America intends to prosecute Abu-Ageila.. and Libyan refused to reopen the Lockerbie case

The Libyan National Security Council announced its refusal to reopen Lockerbie case That was settled between Libya and the United States since 2008, in response to Washington’s announcement of its intention to prosecute Abu Ajila Masoud al-Marimi, one of the suspects in the 1988 Lockerbie bombing.

And the Scottish judiciary announced, on Sunday, the presence of “Abu Ageila Masoud Al-Marimi” in the United States of America, in preparation for his trial, a month after announcing his disappearance and kidnapping in the Libyan capital, Tripoli, by an armed group, in news that surprised the Libyans.

Commenting on this, National Security Adviser Ibrahim Abu Shanaf, in a statement, expressed his astonishment at the trial of “Abu Ageila Masoud Al-Marimi” in America in the Lockerbie case, which was settled according to an agreement signed in June 2006, which stipulates that “after the payment of funds and compensation, it is not permissible to open Any new claims for any acts committed by the two parties against the other before the date of the agreement.

He added that the United States, according to the agreement, committed itself to “providing sovereign and diplomatic immunity for Libya, and that the families of the victims will not receive any compensation from the joint fund designated for this purpose only after this immunity is provided.”

of the Lockerbie bombing

of the Lockerbie bombing

Abushanaf added that in August 2008, the US Congress passed Law No. 110/30, which was introduced by the current Vice President and President, Joe Biden, which stipulates that “the Libyan property and individuals involved in the Lockerbie case shall be safe from seizure or any other judicial procedure,” in addition to In 2008, former US President George W. Bush issued a presidential decree stipulating his country’s commitment to “completely ending any future claims and closing any cases opened by the families of the victims, whether before domestic or foreign courts.”

For his part, Abdel Moneim Al-Marimi, the nephew of Abu Ajila, told Al-Arabiya that his family was surprised that he was handed over to the United States of America, noting that the family tried in vain to contact official authorities in Libya.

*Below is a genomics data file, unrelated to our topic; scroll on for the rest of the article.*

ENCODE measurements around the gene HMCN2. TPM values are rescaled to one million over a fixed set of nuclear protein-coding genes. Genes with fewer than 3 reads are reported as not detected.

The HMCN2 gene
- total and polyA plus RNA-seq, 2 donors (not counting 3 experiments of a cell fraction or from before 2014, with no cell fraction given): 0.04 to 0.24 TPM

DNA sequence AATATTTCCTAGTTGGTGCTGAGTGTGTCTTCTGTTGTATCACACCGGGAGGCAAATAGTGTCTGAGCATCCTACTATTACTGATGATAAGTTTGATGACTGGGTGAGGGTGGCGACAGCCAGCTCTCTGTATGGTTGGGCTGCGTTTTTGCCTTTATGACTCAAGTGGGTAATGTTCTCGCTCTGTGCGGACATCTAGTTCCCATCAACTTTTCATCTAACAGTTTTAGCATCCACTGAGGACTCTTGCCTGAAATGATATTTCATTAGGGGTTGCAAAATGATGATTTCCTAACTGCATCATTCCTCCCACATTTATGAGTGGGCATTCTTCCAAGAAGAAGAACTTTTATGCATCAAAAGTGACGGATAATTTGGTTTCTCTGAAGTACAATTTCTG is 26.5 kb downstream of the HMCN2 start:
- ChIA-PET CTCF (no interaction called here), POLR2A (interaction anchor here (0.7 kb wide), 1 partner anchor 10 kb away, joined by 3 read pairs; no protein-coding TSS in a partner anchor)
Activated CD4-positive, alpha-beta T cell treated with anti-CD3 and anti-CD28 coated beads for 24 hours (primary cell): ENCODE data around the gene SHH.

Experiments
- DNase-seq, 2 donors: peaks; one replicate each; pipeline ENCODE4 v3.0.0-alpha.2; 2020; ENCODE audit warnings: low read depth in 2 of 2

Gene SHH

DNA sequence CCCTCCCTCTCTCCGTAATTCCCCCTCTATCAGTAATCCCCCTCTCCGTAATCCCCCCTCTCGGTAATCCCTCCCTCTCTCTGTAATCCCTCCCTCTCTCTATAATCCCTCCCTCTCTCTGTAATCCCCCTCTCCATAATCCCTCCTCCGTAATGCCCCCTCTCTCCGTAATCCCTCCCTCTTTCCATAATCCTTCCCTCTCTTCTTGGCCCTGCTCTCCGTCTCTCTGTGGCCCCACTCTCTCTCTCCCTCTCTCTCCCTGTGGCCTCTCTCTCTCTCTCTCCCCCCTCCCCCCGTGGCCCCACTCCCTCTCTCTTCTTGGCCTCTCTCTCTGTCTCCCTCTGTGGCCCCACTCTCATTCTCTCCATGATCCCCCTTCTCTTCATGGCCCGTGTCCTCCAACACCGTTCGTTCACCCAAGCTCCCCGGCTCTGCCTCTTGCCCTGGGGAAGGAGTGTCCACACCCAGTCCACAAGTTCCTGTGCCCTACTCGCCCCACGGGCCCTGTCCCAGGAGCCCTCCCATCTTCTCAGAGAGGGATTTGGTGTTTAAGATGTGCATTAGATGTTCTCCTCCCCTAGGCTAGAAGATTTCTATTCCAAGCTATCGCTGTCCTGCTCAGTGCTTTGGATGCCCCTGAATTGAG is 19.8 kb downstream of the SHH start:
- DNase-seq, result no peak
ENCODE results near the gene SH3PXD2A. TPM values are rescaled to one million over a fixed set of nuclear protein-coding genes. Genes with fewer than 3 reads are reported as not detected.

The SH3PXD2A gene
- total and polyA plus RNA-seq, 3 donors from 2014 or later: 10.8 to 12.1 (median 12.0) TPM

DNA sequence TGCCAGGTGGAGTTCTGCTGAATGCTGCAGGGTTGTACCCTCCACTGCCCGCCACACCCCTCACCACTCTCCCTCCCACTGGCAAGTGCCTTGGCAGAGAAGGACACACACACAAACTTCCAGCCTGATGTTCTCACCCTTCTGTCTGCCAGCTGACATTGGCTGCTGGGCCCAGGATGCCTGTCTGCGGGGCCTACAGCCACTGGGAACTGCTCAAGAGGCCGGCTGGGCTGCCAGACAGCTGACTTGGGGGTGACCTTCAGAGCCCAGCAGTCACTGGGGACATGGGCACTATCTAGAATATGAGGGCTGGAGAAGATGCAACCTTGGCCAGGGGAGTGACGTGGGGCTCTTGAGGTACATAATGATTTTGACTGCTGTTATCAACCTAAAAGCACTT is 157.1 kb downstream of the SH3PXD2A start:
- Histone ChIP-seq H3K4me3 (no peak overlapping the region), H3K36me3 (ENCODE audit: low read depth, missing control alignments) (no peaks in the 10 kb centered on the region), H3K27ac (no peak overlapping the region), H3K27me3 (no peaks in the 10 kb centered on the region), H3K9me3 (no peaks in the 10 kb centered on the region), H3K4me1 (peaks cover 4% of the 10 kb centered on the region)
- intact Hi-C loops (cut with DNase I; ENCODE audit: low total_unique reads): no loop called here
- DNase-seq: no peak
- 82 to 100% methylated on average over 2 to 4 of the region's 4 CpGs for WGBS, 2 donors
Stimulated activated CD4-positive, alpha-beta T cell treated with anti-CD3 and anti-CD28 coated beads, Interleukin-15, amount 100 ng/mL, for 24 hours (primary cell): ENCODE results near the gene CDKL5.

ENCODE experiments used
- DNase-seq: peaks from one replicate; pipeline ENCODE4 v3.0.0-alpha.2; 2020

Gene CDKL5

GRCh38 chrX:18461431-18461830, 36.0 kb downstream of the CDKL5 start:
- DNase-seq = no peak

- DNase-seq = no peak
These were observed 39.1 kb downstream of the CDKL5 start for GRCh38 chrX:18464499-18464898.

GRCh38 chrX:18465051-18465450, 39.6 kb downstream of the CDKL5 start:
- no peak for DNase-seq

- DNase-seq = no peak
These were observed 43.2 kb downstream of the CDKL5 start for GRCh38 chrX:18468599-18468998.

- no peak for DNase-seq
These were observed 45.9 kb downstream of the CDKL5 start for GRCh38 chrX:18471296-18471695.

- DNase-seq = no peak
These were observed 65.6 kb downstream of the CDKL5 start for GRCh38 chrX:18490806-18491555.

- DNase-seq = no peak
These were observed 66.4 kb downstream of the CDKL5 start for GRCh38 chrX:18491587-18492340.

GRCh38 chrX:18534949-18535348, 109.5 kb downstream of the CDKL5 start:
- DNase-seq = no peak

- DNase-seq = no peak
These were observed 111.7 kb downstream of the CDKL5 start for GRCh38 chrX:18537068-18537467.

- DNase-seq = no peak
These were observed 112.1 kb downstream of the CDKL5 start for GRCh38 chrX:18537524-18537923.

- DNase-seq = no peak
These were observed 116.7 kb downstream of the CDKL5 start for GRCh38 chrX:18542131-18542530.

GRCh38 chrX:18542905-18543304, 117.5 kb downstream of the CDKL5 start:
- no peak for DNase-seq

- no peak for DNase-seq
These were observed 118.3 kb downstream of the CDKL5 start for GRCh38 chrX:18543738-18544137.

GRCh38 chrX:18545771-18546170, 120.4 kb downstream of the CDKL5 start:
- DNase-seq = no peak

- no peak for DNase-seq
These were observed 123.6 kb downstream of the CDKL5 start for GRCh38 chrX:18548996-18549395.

It is noteworthy that Abu Ageila, an official of the intelligence apparatus during the era of the former regime, was convicted of charges related to the fatal accident that killed 270 people, including 190 Americans during a flight between London and New York, and he was charged at the end of 2020, charges in the United States of “his involvement.” In planning and manufacturing the bomb” that brought down the plane over the “Lockerbie” area and in committing crimes related to terrorism, and requested the Libyan authorities to extradite him in preparation for his trial.

His retrial in the United States of America raises fears inside Libya of reviving the Lockerbie case and demanding new financial compensation, which could put additional pressure on the Libyan state, which is experiencing an acute political crisis and a state of instability.

The Lockerbie case is a sensitive political and criminal file for the Libyans, most of whom refuse to reopen this file, which cost the state huge financial losses during Muammar Gaddafi’s rule to compensate the families of the victims ($2.7 billion), and strongly oppose the extradition of a Libyan citizen for trial abroad, as they believe in the innocence of their country. Of all the accusations you’re pursuing in this case.

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